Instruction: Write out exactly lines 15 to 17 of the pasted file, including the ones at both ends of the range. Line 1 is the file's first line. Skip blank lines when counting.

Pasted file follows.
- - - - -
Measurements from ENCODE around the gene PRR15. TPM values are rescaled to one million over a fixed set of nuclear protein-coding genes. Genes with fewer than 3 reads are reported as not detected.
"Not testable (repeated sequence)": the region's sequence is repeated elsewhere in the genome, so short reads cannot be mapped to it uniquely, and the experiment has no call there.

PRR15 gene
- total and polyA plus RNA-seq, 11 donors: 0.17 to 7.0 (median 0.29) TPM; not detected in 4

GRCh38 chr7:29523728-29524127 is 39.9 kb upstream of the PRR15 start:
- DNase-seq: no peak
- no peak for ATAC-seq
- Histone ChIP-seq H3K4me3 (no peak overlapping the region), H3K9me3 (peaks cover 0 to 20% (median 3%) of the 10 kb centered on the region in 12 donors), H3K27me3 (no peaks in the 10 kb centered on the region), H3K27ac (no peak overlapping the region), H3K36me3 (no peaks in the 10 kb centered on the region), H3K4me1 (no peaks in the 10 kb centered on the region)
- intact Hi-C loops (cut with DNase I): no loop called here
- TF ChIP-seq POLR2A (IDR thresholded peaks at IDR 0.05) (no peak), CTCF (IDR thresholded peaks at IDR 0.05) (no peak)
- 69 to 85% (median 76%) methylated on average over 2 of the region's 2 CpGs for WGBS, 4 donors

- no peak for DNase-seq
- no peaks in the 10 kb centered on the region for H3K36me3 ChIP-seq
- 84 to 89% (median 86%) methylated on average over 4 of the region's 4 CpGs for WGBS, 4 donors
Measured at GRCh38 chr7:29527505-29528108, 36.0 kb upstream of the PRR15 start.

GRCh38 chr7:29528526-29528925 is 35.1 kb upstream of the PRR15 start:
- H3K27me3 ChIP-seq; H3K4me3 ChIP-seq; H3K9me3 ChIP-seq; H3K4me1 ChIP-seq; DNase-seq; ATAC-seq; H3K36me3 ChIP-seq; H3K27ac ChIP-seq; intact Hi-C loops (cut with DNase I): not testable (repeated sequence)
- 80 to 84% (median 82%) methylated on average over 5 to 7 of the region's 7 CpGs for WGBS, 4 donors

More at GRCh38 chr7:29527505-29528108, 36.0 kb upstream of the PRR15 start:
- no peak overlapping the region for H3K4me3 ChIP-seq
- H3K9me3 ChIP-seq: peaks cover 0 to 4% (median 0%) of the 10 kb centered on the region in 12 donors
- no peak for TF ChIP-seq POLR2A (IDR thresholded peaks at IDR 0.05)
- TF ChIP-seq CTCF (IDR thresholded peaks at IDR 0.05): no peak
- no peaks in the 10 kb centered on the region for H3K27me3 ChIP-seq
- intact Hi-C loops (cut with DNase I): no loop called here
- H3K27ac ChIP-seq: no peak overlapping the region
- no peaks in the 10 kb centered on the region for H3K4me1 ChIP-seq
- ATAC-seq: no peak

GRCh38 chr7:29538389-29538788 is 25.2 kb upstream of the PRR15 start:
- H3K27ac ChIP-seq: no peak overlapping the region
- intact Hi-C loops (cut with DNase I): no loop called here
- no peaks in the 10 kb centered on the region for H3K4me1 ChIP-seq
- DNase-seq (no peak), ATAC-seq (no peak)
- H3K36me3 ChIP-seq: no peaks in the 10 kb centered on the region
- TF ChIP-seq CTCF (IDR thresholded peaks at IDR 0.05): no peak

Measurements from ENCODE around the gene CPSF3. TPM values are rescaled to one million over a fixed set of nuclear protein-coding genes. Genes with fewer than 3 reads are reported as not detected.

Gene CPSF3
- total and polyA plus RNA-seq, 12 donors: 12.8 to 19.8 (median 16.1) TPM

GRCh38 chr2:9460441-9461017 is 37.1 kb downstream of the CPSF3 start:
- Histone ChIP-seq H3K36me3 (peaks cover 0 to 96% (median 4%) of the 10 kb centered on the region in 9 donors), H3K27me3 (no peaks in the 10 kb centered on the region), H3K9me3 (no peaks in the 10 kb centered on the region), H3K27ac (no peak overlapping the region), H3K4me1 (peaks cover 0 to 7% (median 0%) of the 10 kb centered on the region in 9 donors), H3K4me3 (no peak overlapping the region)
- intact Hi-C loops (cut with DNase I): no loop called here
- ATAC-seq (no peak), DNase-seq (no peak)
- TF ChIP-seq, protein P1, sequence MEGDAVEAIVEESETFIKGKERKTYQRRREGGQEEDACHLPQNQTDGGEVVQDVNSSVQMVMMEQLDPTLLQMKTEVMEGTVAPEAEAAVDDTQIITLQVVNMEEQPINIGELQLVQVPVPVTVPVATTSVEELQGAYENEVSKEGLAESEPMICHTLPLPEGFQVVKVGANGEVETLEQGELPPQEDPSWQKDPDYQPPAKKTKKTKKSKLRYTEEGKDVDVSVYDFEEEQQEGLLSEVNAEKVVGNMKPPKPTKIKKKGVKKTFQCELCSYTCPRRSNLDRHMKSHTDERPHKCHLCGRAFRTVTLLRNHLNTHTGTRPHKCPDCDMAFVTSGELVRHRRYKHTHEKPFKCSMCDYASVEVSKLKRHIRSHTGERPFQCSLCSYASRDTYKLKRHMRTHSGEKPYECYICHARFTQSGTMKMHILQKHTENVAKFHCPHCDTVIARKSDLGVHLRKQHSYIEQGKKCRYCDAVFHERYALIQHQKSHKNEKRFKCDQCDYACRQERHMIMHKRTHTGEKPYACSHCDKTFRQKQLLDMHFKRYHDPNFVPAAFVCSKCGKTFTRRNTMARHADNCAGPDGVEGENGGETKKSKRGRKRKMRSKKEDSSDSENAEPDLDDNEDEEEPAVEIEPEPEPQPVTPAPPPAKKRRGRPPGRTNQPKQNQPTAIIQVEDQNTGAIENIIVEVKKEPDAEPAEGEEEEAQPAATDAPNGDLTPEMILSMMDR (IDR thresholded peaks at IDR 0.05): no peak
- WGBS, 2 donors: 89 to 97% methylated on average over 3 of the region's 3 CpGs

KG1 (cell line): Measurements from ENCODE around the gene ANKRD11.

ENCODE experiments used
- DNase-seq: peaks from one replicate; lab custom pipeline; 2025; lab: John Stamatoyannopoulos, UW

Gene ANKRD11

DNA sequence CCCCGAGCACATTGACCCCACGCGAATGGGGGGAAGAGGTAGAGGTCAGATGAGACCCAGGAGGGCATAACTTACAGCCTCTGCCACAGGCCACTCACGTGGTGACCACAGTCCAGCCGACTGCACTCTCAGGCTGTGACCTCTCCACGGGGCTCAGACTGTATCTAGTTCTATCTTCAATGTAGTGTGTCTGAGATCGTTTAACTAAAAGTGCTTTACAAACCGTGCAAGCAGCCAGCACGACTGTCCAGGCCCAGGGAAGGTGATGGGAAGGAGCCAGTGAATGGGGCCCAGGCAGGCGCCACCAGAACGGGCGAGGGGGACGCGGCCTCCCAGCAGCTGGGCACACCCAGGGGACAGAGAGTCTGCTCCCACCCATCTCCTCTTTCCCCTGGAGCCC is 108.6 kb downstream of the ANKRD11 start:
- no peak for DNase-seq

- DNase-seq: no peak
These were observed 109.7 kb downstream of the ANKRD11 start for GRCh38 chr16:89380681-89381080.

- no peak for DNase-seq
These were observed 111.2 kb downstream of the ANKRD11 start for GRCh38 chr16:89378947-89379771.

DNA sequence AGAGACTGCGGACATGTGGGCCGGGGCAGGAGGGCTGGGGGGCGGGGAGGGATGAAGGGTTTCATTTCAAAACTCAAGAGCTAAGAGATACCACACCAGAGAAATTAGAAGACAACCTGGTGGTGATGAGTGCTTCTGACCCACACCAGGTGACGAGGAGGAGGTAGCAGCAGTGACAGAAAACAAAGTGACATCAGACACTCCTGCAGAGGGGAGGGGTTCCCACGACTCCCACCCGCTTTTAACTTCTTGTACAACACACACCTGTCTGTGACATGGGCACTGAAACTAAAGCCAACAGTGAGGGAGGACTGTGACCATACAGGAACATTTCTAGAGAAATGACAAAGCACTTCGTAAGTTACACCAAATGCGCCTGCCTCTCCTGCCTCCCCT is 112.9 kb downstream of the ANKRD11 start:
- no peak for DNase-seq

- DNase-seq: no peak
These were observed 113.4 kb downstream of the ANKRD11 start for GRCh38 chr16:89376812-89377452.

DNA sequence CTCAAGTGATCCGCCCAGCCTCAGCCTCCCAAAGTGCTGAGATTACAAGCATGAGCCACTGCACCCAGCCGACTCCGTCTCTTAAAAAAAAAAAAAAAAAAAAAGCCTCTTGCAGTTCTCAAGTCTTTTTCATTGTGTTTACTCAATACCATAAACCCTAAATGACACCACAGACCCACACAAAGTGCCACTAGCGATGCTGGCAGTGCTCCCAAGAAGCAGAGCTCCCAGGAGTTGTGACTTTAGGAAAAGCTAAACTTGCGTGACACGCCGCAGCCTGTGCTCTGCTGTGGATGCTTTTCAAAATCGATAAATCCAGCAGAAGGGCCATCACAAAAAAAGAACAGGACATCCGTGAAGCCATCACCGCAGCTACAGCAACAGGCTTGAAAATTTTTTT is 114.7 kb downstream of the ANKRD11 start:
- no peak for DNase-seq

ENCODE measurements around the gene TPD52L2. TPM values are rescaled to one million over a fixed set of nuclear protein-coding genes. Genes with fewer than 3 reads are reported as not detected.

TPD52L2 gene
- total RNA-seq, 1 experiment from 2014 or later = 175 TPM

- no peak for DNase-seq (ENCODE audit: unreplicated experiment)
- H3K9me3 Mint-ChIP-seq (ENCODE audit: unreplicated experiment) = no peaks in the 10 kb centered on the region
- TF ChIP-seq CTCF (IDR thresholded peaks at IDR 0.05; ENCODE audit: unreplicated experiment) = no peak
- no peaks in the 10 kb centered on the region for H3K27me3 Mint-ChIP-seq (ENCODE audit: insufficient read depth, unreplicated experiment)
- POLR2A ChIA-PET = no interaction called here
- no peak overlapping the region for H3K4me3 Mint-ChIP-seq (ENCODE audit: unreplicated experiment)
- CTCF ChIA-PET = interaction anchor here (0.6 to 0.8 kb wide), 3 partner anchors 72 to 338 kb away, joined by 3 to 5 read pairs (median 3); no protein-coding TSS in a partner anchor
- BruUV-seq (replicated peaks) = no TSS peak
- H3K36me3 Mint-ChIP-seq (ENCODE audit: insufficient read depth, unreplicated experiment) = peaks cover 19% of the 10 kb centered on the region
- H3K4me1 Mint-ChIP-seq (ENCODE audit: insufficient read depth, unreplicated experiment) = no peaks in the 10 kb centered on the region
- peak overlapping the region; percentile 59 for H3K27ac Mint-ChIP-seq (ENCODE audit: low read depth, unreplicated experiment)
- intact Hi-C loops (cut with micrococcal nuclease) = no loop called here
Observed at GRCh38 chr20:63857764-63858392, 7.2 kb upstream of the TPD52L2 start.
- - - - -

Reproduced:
Measured at GRCh38 chr7:29527505-29528108, 36.0 kb upstream of the PRR15 start.

GRCh38 chr7:29528526-29528925 is 35.1 kb upstream of the PRR15 start:
- H3K27me3 ChIP-seq; H3K4me3 ChIP-seq; H3K9me3 ChIP-seq; H3K4me1 ChIP-seq; DNase-seq; ATAC-seq; H3K36me3 ChIP-seq; H3K27ac ChIP-seq; intact Hi-C loops (cut with DNase I): not testable (repeated sequence)